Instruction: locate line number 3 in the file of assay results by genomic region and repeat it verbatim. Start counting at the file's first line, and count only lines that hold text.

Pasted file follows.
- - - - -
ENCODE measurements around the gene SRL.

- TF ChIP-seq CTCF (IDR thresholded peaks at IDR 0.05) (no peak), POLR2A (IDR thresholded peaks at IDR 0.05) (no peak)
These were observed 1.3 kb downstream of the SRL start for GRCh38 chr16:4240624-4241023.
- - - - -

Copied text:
These were observed 1.3 kb downstream of the SRL start for GRCh38 chr16:4240624-4241023.